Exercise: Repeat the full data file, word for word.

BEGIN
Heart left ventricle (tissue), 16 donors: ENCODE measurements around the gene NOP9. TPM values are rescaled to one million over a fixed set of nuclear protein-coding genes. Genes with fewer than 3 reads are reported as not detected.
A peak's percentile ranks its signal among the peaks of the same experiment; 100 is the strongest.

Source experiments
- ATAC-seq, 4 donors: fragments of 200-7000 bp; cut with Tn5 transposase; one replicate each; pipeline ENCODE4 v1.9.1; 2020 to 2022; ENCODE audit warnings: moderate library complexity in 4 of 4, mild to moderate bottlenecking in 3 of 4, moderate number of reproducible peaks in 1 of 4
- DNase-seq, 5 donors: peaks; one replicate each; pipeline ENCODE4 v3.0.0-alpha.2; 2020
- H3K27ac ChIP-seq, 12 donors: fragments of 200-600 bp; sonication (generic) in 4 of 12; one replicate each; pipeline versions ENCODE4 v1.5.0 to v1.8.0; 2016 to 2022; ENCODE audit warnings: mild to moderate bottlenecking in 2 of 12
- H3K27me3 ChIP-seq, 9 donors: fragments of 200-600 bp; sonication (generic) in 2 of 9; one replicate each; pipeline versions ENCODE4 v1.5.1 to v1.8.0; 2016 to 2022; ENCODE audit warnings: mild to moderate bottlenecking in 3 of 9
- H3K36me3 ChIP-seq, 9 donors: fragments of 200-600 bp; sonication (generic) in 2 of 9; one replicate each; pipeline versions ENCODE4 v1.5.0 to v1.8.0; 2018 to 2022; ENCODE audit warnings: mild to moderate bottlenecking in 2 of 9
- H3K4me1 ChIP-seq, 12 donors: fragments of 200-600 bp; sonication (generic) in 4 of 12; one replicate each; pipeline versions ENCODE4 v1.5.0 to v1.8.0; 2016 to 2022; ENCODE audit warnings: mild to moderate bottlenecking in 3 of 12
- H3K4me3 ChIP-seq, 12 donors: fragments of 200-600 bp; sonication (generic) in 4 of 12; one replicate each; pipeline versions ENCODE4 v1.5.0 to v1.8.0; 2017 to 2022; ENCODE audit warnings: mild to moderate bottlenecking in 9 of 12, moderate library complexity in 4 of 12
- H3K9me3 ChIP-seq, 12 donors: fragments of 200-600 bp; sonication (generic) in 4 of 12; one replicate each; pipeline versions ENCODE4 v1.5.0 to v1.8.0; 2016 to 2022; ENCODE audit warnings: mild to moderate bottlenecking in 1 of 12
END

Heart left ventricle (tissue), 16 donors: ENCODE measurements around the gene NOP9. TPM values are rescaled to one million over a fixed set of nuclear protein-coding genes. Genes with fewer than 3 reads are reported as not detected.
A peak's percentile ranks its signal among the peaks of the same experiment; 100 is the strongest.

Source experiments
- ATAC-seq, 4 donors: fragments of 200-7000 bp; cut with Tn5 transposase; one replicate each; pipeline ENCODE4 v1.9.1; 2020 to 2022; ENCODE audit warnings: moderate library complexity in 4 of 4, mild to moderate bottlenecking in 3 of 4, moderate number of reproducible peaks in 1 of 4
- DNase-seq, 5 donors: peaks; one replicate each; pipeline ENCODE4 v3.0.0-alpha.2; 2020
- H3K27ac ChIP-seq, 12 donors: fragments of 200-600 bp; sonication (generic) in 4 of 12; one replicate each; pipeline versions ENCODE4 v1.5.0 to v1.8.0; 2016 to 2022; ENCODE audit warnings: mild to moderate bottlenecking in 2 of 12
- H3K27me3 ChIP-seq, 9 donors: fragments of 200-600 bp; sonication (generic) in 2 of 9; one replicate each; pipeline versions ENCODE4 v1.5.1 to v1.8.0; 2016 to 2022; ENCODE audit warnings: mild to moderate bottlenecking in 3 of 9
- H3K36me3 ChIP-seq, 9 donors: fragments of 200-600 bp; sonication (generic) in 2 of 9; one replicate each; pipeline versions ENCODE4 v1.5.0 to v1.8.0; 2018 to 2022; ENCODE audit warnings: mild to moderate bottlenecking in 2 of 9
- H3K4me1 ChIP-seq, 12 donors: fragments of 200-600 bp; sonication (generic) in 4 of 12; one replicate each; pipeline versions ENCODE4 v1.5.0 to v1.8.0; 2016 to 2022; ENCODE audit warnings: mild to moderate bottlenecking in 3 of 12
- H3K4me3 ChIP-seq, 12 donors: fragments of 200-600 bp; sonication (generic) in 4 of 12; one replicate each; pipeline versions ENCODE4 v1.5.0 to v1.8.0; 2017 to 2022; ENCODE audit warnings: mild to moderate bottlenecking in 9 of 12, moderate library complexity in 4 of 12
- H3K9me3 ChIP-seq, 12 donors: fragments of 200-600 bp; sonication (generic) in 4 of 12; one replicate each; pipeline versions ENCODE4 v1.5.0 to v1.8.0; 2016 to 2022; ENCODE audit warnings: mild to moderate bottlenecking in 1 of 12